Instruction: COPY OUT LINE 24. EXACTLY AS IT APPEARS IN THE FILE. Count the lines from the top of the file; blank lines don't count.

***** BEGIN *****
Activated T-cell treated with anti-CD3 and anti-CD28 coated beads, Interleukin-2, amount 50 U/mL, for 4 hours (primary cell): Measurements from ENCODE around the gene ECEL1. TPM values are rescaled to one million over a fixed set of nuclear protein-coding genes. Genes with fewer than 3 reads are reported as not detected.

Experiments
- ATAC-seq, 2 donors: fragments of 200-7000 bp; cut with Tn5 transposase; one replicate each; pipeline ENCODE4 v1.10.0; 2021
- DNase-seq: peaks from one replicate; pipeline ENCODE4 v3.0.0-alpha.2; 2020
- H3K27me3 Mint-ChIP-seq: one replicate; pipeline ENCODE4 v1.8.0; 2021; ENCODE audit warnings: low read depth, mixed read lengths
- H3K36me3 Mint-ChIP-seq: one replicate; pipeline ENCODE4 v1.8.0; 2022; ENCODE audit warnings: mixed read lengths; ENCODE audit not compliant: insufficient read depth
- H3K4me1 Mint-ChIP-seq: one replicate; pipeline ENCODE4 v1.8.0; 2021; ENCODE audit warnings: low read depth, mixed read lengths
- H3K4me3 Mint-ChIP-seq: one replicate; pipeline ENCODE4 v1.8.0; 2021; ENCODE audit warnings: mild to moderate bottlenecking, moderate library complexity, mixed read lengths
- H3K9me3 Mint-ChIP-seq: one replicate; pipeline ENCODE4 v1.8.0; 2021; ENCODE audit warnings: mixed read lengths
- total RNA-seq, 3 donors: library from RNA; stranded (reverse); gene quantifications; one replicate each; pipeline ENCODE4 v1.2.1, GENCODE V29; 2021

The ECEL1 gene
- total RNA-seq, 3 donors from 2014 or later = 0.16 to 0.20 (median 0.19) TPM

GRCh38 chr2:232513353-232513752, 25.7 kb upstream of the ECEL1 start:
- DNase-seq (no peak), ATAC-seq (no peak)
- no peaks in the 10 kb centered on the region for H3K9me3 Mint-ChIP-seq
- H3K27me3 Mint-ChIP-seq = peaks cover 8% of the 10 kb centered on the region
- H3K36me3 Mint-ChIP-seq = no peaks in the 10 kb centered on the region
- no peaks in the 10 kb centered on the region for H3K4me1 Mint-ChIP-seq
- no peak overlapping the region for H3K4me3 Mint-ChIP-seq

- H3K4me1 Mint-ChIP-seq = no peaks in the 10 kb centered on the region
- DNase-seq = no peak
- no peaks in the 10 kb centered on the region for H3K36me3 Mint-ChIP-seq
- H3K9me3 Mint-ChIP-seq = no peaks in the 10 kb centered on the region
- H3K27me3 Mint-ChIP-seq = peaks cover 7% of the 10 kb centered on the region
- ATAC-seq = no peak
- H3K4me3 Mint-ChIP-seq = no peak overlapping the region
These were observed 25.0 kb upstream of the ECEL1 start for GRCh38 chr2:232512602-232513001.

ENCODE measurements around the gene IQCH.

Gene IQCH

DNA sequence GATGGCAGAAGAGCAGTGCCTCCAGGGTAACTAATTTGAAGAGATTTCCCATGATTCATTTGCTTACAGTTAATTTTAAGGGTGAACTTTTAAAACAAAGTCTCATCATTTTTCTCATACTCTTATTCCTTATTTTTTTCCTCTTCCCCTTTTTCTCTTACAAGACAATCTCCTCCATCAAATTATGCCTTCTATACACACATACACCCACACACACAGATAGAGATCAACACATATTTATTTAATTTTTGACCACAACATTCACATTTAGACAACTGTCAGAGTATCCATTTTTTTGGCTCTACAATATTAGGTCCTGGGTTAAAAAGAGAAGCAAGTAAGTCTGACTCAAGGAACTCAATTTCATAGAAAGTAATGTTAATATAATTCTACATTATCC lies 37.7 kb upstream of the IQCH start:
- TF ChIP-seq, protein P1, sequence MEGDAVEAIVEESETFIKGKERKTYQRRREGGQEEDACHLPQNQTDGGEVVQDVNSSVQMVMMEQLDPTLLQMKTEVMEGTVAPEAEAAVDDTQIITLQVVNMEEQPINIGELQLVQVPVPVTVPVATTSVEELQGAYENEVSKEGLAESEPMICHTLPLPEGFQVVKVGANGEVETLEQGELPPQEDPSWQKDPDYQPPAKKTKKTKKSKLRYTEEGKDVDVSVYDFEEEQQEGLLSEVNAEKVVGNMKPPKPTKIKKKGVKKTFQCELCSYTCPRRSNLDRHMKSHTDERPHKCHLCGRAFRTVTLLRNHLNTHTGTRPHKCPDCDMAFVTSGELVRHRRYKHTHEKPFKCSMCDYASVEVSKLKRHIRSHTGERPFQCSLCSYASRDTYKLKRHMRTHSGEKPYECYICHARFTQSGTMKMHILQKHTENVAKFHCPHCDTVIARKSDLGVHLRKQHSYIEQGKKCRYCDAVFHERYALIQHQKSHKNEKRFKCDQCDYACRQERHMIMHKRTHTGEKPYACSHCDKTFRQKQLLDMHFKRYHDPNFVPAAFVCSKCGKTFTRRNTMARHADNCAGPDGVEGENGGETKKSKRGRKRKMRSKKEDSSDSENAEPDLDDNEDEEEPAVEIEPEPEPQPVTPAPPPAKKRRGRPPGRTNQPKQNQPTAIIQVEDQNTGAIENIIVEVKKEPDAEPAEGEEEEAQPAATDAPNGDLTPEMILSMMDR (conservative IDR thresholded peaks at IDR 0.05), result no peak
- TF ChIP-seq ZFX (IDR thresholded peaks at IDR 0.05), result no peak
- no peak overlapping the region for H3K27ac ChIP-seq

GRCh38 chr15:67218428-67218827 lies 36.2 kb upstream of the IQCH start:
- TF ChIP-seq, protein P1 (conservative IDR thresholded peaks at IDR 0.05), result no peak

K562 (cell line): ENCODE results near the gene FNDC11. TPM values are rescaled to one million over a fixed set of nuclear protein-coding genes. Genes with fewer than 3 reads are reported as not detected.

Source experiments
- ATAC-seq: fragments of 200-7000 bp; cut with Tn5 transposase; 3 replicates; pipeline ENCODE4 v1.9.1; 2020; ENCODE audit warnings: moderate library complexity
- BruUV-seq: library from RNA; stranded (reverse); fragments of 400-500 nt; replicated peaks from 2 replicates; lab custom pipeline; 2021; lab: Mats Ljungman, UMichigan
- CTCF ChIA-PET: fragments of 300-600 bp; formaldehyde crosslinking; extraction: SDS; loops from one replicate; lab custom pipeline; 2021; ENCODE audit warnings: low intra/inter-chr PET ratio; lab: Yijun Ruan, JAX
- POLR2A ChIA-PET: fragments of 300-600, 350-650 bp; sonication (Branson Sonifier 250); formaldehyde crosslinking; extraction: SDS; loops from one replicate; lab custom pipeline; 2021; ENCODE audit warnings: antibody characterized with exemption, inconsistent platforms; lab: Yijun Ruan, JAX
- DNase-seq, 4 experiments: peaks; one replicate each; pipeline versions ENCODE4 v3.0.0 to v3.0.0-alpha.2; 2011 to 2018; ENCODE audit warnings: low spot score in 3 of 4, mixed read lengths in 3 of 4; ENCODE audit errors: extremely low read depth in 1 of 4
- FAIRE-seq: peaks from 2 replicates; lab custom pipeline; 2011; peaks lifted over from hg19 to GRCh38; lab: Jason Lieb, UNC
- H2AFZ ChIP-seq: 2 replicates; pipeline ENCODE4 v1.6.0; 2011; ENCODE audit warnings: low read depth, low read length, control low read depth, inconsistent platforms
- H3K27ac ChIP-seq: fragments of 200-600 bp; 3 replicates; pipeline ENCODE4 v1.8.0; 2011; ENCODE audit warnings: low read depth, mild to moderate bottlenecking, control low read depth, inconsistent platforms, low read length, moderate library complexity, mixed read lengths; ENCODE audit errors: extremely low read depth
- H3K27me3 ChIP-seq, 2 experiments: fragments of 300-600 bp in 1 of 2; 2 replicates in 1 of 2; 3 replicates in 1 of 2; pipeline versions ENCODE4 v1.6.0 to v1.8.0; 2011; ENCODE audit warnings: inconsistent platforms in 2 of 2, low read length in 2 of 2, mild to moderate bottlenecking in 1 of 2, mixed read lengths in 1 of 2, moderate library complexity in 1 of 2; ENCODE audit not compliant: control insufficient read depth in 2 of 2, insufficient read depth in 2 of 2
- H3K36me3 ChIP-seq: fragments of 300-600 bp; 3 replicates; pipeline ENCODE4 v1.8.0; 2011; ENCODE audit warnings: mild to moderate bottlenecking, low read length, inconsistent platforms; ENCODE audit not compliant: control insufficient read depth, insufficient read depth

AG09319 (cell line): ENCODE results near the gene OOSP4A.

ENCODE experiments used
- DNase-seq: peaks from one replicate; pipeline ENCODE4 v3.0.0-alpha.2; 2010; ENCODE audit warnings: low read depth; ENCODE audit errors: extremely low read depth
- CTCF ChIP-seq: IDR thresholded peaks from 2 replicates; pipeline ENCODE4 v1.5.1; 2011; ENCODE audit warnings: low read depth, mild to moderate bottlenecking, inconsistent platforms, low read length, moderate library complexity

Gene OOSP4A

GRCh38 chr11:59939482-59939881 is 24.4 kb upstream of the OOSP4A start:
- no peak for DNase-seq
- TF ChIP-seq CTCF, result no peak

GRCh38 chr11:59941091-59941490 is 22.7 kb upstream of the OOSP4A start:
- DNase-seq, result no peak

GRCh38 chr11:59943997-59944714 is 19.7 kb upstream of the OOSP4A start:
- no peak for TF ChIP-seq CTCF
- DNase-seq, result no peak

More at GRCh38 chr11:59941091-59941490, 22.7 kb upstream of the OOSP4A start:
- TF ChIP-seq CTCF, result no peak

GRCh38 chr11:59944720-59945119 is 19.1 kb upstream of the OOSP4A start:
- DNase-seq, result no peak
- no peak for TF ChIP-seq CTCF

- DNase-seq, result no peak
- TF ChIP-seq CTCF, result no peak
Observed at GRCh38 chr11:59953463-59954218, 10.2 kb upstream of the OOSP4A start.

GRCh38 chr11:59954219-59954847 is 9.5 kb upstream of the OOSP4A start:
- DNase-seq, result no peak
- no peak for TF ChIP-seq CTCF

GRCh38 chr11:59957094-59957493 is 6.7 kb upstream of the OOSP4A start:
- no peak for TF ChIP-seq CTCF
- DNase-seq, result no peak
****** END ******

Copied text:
- H3K27me3 Mint-ChIP-seq = peaks cover 7% of the 10 kb centered on the region